Can Asking More Questions Create Great Meetings?
There's a reason that schoolteachers are trained to sprinkle their lessons with questions for students. It's the same reason that dating experts and social media mavens also stress the importance of queries. Questions get people talking and thinking. The same principle works for holding office meetings, too.
Joris Luijke (@meJoris), who runs the HR blog Culture Hacking, suggests channeling the power of questions to keep meetings on point, encourage team participation, and save your employees from wasting time. Here's how:
1. Make every meeting title a question, and seek the answer in the meeting.
Phrase each agenda item as a question, too. "This encourages people to think about possible responses (and therefore it makes people prepare)," Luijke writes.
2. Invite anyone you want, but don't expect everyone to come.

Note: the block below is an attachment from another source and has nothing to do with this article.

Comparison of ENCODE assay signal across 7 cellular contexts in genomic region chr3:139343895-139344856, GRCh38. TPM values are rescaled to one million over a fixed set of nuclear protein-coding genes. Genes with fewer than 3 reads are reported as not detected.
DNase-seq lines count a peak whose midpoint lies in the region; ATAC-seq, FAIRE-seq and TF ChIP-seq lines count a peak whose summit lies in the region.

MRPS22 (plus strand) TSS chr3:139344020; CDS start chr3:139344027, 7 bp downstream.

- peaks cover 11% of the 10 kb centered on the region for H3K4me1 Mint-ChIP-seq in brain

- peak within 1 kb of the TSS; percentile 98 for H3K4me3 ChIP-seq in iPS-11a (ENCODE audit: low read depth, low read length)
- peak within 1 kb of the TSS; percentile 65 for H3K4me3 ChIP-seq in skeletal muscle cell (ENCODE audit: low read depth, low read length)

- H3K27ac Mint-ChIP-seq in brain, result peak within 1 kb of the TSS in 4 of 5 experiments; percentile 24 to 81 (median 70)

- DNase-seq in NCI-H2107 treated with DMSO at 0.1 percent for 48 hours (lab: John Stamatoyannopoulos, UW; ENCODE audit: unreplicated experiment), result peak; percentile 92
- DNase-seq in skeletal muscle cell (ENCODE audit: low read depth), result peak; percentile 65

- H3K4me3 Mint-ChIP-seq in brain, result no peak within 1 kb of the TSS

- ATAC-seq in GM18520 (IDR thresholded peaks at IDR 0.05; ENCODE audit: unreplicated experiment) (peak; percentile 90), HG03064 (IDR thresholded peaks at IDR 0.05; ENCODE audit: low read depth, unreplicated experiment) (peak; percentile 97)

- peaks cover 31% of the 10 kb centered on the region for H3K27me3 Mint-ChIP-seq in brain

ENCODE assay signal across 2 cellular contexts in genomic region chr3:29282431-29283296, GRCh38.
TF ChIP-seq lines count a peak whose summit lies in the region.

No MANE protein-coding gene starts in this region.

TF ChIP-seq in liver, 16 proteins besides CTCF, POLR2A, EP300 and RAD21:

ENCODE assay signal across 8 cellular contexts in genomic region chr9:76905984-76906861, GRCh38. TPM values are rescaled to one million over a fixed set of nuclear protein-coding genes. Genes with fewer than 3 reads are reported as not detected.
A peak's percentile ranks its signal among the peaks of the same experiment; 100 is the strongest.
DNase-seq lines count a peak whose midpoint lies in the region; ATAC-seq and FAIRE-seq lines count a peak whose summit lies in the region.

Leave meeting attendance in the hands of invitees: If they think that they can answer the question at hand (or address specific agenda points), they should attend; if not, they shouldn't. After the meeting, e-mail the answers to those who opt out.
A 2012 Give More Media survey on what frustrates employees about meetings drives home the value of an agenda-based strategy. The Top 10 results include complaints like, "No clear purpose or objective," "Not organized. No agenda," and "Doesn't start on time, stay on track, or finish on time." An agenda built around clearly defined questions, if practiced the right way, should dispel these gripes.
And although the data is a bit dated, research suggests that even when employees appreciate meetings, they can still get bored. In 1998, 91 percent of employees admitted to daydreaming and 39 percent admitted to falling asleep during meetings, according to a Verizon Conferencing white paper. That, despite the fact that 92 percent of respondents said they valued meetings as an opportunity to contribute.